What are they thinking?!?

Young woman thinking surrounded by orange thinking iconsAs I child I thought people who like strawberries must taste something different than I do when biting it; otherwise, why would they eat it? I am (at times unintentionally hilariously) literal-minded. The realization a person can experience the same action or event as I do and interpret it in an entirely different way was mindboggling.

As a learner, I saw this during a group exercise for conjugating Spanish verbs. I opened up my notebook, where I had written the conjugation verb tables. My classmate looked astonished, as if I’d unveiled a secret answer key, and asked, “Where did you get that?” I was confused and replied, “The teacher has been writing these on the board… every day.”

In web design, I saw this too. I showed a handful of people a new home page design, which included a slider at the top with three navigation dots at the bottom. I asked these very computer literate people if they knew what the dots represented. More than half didn’t know. In a meeting later that day, I asked the web developers to change the dots to numbers. One replied, “Those are pretty standard navigation elements. People know what they mean.” I said, “No. Not everyone.”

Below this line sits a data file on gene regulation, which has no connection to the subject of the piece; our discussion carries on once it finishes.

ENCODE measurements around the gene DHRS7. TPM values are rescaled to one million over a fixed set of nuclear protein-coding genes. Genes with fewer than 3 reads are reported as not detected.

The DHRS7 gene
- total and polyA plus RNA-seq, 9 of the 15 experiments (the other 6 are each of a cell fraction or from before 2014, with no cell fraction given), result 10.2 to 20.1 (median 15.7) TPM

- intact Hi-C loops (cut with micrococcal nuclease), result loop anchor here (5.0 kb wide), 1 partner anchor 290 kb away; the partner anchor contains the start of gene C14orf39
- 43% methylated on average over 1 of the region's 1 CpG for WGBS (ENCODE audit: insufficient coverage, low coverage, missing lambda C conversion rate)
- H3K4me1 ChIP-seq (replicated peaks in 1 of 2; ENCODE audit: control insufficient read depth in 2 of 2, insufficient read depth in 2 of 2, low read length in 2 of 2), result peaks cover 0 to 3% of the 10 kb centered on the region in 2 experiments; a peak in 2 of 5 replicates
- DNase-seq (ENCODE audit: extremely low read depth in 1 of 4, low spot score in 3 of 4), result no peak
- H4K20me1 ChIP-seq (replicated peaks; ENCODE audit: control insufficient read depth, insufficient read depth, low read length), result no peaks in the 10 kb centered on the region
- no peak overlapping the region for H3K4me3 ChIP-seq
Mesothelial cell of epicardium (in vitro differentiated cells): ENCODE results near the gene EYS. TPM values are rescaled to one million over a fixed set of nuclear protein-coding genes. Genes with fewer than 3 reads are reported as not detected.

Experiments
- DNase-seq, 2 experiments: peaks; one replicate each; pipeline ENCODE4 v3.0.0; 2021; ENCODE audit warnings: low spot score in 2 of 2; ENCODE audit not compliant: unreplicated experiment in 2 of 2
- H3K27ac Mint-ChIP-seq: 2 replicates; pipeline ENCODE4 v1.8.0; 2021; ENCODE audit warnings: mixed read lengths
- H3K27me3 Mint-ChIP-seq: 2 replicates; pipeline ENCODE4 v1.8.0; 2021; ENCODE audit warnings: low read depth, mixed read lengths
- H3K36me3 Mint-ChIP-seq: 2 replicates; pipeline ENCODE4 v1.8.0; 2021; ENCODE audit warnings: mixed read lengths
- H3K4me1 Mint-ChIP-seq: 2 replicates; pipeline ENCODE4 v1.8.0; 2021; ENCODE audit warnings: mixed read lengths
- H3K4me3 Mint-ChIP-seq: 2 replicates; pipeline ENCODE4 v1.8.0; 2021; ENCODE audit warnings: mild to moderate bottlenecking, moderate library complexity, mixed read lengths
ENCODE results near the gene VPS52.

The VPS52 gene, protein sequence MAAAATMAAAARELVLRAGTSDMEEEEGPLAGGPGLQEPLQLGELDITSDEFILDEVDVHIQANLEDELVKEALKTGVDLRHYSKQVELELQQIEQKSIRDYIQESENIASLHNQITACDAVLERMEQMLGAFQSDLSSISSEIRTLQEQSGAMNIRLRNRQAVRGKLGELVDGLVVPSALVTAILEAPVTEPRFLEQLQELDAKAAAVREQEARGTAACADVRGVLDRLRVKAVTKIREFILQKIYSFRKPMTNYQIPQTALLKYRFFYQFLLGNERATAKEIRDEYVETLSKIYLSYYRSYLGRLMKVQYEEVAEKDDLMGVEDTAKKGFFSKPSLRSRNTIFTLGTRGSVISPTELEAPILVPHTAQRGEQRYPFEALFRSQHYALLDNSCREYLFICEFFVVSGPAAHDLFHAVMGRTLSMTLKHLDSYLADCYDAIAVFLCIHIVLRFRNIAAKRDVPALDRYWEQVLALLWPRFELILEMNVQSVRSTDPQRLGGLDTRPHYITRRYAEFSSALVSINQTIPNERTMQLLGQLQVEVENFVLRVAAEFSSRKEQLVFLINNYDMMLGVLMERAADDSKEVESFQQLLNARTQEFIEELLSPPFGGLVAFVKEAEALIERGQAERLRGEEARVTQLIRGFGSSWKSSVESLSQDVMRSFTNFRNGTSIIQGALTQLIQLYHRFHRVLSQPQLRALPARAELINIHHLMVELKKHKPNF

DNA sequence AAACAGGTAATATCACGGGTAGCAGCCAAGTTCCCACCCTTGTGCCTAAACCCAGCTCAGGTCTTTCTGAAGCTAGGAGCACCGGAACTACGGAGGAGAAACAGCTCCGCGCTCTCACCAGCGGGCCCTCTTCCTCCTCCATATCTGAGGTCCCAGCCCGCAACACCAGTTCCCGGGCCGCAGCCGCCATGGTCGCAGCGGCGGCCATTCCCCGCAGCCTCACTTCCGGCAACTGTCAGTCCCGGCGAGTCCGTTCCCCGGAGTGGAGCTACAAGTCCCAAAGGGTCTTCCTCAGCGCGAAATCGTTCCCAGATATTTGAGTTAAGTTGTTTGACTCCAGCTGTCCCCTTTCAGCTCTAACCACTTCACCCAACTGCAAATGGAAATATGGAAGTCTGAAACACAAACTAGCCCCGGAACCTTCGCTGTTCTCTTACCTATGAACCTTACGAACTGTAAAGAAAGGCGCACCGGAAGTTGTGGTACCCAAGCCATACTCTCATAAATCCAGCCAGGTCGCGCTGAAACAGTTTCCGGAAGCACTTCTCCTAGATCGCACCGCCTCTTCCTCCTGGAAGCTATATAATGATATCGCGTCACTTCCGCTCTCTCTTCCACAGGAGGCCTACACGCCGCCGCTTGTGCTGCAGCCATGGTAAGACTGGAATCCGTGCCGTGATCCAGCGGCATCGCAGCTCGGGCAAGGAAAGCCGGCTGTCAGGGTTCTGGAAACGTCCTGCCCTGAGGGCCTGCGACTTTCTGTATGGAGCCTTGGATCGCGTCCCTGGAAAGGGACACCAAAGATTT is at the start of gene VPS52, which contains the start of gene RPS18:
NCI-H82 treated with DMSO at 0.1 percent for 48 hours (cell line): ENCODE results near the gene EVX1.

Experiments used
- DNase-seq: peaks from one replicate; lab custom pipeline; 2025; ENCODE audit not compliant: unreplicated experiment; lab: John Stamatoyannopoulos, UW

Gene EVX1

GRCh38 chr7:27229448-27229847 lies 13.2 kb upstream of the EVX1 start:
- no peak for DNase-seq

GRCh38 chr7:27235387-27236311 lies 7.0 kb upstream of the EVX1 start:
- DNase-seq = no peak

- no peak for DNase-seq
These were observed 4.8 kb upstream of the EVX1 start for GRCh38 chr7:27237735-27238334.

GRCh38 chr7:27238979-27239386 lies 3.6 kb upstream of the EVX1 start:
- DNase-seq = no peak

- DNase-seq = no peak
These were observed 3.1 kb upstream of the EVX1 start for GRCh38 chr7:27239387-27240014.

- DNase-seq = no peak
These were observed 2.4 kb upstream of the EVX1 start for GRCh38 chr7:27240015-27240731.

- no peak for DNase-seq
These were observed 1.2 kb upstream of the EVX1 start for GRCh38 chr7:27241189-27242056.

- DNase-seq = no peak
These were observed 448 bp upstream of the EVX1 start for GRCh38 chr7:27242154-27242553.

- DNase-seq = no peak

Now, in instructional design, the job is to make sure all the learners gain the intended knowledge or skills from a lesson. And, honestly, the best tool I have to make that happen is the knowledge that not everyone thinks like I do.

For a graduate school project last year, I was gathering feedback on two lessons I designed. I thought I had done so well and a reviewer for one lesson hit an obstacle on the first step.

Reviewer: Where do I get the log-in information?

Me: The first line of the instructions said it was sent to your email.

Reviewer: I don’t see it.

Me: Your work email.

Reviewer: I don’t see it.

Me: I sent it two days ago.

Reviewer: Oh.

Feedback from others is vital. It could be as simple and important as making a button bigger. Or assuming a learner knows something they don’t. If you can’t get feedback before launching a lesson, try collecting it after in a survey or some other form. Because they best way to find out what learners are thinking is simply to ask.

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About RGV Learner

I’m from the RGV, which is short for Rio Grande Valley, the four counties located in the southern tip of Texas. I’m also a lifelong learner. That’s what led to the website name RGV Learner. Before working in instructional design, I worked in the communications field, including television production, website and social media management, and news. Looking to contact me? Click here.